From £90,8609
A drive on UK roads confirms what we already knew about Jaguar's top-end F-type coupé, namely that it's one of the best sports cars around

Our Verdict

Jaguar F-Type R

The powerful Jaguar F-Type R is sensational to drive, with even better driving dynamics than its lesser siblings without resorting to the savage tendencies of the SVR

  • First Drive

    Jaguar F-Type SVR 2017 review

    Light updates for the 2018 model year Jaguar F-Type SVR do little to change the car’s character
  • First Drive

    2016 Jaguar F-Type SVR UK

    We've driven the Jaguar F-Type SVR in the UK. What does this 567bhp range-topping brute have to offer, seeing as it costs more than £100,000?

What is it?

The Jaguar F-type R coupé – on home soil. Previous to this, we’ve only had the chance to sample the range-topping new model abroad, and mostly on track; now it must live up to the promise of those previews on somewhat less glamorous surfacing. 

It’s fair to say the omens are good. Alongside glowing praise from Messrs Sutcliffe and Cropley, the R has had Jaguar’s chest puffed out for months. In case you missed the fanfare, the manufacturer has repeatedly described it as its most performance-focused production car ever. 

Big words, backed, it must be said, by some fairly big numbers. The coupé inherits Jaguar’s all-aluminium 5.0-litre supercharged V8 in its XFR-S spec – meaning a car some 300kg or so lighter than the aforementioned saloon yet with the same 542bhp and 502lb ft. Or, put another way, more than you’d get from an Audi R8 V10. 

Significantly more than you’d get in the open-top F-type V8, too. Yet – as we’ve repeatedly been told – that’s okay because the aluminium roof has made it a very different prospect. The most torsionally rigid production Jaguar ever built, in fact. And one with the second generation of the firm's E-diff and, for the first time for a Jaguar, torque vectoring. 

What's it like?

Heavenly. Bonkers as well, of course – when you want it to be. But also comfortable, usable and never less than memorable. Which is a special and particularly thrilling mix for a road car and one we haven’t seen Jaguar properly resolve since the original XFR.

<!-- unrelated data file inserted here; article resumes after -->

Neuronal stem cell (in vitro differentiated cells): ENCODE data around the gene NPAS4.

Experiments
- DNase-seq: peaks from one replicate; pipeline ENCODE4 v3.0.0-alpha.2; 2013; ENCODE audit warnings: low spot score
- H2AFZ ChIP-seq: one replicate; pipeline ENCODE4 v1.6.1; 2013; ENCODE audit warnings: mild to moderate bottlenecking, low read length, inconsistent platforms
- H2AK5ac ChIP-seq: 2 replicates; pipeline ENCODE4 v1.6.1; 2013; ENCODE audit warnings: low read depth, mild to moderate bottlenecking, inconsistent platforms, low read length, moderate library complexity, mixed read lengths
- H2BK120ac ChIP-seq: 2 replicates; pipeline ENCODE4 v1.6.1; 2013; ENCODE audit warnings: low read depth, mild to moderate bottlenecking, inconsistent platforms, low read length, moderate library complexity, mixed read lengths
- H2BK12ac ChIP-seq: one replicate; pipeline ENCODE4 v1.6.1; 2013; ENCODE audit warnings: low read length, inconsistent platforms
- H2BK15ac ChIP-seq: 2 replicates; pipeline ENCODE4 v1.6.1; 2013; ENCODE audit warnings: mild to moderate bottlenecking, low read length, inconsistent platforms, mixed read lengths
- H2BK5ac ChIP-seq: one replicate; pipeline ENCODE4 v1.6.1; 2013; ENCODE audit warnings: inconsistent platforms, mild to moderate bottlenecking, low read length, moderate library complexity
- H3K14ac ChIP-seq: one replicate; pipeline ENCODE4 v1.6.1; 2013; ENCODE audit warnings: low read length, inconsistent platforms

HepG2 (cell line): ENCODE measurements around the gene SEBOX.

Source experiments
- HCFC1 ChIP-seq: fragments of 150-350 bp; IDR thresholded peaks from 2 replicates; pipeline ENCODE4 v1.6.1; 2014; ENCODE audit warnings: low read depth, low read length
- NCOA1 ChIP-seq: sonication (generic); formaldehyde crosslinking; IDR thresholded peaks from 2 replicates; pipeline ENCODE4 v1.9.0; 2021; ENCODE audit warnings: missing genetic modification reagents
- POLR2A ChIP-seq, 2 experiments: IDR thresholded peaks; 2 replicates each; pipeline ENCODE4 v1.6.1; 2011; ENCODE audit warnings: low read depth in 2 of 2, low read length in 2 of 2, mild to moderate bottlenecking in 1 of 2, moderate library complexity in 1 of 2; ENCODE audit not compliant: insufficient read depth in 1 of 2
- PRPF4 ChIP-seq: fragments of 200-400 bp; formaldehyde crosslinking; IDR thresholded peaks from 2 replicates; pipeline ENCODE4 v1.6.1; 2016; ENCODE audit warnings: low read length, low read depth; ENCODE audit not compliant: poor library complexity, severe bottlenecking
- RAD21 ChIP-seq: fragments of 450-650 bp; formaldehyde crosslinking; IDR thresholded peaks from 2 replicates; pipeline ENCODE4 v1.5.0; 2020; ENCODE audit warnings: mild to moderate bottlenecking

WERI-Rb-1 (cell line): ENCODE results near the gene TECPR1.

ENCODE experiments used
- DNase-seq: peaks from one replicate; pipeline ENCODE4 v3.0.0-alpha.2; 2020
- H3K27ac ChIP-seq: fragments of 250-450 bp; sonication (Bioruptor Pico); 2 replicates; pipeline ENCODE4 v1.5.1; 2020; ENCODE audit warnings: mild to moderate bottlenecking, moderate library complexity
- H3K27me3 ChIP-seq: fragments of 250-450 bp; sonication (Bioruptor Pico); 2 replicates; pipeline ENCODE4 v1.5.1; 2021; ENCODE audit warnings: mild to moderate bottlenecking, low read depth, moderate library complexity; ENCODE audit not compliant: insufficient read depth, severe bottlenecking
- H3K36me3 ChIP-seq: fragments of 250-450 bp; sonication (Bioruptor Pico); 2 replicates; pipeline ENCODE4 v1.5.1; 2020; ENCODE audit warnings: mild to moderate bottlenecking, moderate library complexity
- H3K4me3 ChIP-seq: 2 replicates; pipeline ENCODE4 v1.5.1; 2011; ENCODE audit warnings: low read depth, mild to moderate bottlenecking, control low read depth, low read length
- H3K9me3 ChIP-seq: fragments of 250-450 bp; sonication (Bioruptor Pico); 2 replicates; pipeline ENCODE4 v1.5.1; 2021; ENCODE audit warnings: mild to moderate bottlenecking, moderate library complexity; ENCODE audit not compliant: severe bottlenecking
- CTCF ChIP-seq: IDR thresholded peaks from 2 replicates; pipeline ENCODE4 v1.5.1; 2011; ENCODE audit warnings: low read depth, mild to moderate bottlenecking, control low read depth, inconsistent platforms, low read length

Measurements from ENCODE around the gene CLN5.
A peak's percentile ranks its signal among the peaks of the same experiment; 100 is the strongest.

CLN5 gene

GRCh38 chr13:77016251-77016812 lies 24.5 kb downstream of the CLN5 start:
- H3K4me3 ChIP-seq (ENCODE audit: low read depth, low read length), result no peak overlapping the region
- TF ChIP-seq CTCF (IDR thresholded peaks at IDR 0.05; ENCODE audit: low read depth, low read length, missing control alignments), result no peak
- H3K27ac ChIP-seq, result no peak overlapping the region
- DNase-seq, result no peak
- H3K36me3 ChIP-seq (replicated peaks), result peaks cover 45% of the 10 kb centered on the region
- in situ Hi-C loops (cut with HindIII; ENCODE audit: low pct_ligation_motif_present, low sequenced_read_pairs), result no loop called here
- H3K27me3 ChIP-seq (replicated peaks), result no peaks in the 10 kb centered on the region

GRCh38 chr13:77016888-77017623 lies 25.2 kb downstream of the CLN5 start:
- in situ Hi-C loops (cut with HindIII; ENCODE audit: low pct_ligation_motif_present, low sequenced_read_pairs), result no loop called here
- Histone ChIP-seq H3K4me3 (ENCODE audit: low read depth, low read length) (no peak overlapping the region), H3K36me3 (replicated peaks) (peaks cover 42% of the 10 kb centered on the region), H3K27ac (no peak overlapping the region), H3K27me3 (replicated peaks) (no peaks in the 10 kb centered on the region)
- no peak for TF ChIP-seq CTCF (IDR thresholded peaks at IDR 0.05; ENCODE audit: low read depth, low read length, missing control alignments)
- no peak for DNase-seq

First, because it’s what you’ll notice immediately, the bonkers bit. The R is fast. Frantically, spankingly fast. The data box will tell you it’s half a second tardier to the national speed limit than a 911 Turbo, but it doesn’t feel it. What if feels, courtesy of the V8’s relentlessness, is just this side of anti-social. Click the adaptive exhaust button, however, and it’ll merrily cross that line, too. 

Crucially, however – and here the stiffness starts to show – there is no incongruity lurking in the huge performance. Where the roadster’s chassis could seem overawed by the supercharger’s drawl, the R squats and grips and goes with a newfound oneness. The pyrotechnics and associated noise of a floored throttle can be appreciated from the get-go – and that’s important both to driver confidence and a wider appreciation of the better balance both Steves have already alluded to. 

That same poise, magnified by a Surrey B-road, is what makes the pace doubly compelling. The overall dynamic picture is recognisable as the same understeer-immune, pliably agile and rear-end-adjustable package already successfully established as ‘F-type’ in nature, but its limits, precision and manageability have all been moved up a notch. What seemed precarious in the roadster is now brilliantly practicable. 

Second – and possibly better still – is the ease and convenience with which it can all be packed away. In the R there is clearer definition now between the button-activated Dynamic mode and its mild-mannered counterpart; selecting the latter frees the dampers to take greater advantage of their more rigid setting and lets the chassis properly breathe. The jostle of 20-inch wheels isn’t completely eradicated, but with the superb eight-speed ZF automatic gearbox back in D, the car manages a supercruise as well as any of its rivals.